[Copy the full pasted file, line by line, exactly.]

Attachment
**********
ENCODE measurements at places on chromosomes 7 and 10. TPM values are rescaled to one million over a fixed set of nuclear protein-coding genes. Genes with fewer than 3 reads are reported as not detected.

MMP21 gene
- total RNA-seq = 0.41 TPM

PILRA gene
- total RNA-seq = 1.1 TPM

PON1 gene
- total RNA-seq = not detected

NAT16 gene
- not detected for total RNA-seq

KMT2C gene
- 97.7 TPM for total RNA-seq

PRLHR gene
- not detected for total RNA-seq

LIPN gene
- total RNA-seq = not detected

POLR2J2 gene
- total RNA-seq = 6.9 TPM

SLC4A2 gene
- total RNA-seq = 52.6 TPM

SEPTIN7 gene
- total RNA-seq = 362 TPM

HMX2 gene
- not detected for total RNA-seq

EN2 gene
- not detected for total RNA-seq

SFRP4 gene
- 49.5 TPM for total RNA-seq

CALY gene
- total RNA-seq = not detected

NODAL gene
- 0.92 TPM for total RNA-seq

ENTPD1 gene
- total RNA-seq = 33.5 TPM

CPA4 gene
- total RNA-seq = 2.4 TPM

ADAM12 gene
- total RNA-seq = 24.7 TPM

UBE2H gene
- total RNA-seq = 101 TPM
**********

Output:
ENCODE measurements at places on chromosomes 7 and 10. TPM values are rescaled to one million over a fixed set of nuclear protein-coding genes. Genes with fewer than 3 reads are reported as not detected.

MMP21 gene
- total RNA-seq = 0.41 TPM

PILRA gene
- total RNA-seq = 1.1 TPM

PON1 gene
- total RNA-seq = not detected

NAT16 gene
- not detected for total RNA-seq

KMT2C gene
- 97.7 TPM for total RNA-seq

PRLHR gene
- not detected for total RNA-seq

LIPN gene
- total RNA-seq = not detected

POLR2J2 gene
- total RNA-seq = 6.9 TPM

SLC4A2 gene
- total RNA-seq = 52.6 TPM

SEPTIN7 gene
- total RNA-seq = 362 TPM

HMX2 gene
- not detected for total RNA-seq

EN2 gene
- not detected for total RNA-seq

SFRP4 gene
- 49.5 TPM for total RNA-seq

CALY gene
- total RNA-seq = not detected

NODAL gene
- 0.92 TPM for total RNA-seq

ENTPD1 gene
- total RNA-seq = 33.5 TPM

CPA4 gene
- total RNA-seq = 2.4 TPM

ADAM12 gene
- total RNA-seq = 24.7 TPM

UBE2H gene
- total RNA-seq = 101 TPM